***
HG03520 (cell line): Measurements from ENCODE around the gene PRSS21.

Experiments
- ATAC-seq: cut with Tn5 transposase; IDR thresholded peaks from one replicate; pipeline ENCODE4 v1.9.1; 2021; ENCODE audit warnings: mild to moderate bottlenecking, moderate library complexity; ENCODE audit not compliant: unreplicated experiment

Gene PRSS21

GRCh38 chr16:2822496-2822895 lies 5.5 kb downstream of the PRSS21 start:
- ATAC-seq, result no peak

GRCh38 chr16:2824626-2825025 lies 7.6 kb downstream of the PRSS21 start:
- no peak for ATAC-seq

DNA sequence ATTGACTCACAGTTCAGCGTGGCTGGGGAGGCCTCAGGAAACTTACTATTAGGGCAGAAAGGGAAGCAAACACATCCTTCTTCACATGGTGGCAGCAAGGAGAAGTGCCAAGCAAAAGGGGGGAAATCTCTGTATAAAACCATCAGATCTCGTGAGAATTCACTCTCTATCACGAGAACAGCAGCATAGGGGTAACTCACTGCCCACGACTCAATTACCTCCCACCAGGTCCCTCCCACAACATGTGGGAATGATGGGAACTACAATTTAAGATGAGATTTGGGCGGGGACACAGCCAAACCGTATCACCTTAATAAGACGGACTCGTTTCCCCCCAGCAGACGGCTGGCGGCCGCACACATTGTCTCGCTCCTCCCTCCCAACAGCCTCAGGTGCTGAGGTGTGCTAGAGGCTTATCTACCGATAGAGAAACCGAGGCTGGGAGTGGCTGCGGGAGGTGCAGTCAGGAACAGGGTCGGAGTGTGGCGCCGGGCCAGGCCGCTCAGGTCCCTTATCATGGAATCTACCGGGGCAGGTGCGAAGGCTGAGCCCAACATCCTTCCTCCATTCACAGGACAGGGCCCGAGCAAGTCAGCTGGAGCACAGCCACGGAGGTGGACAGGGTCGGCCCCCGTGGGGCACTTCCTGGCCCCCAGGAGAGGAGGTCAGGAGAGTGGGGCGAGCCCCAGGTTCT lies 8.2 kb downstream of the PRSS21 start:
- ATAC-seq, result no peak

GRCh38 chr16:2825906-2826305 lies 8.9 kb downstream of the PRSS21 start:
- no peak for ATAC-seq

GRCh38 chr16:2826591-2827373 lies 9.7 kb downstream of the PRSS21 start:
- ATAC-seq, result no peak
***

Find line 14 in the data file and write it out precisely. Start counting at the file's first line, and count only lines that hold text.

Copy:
- ATAC-seq, result no peak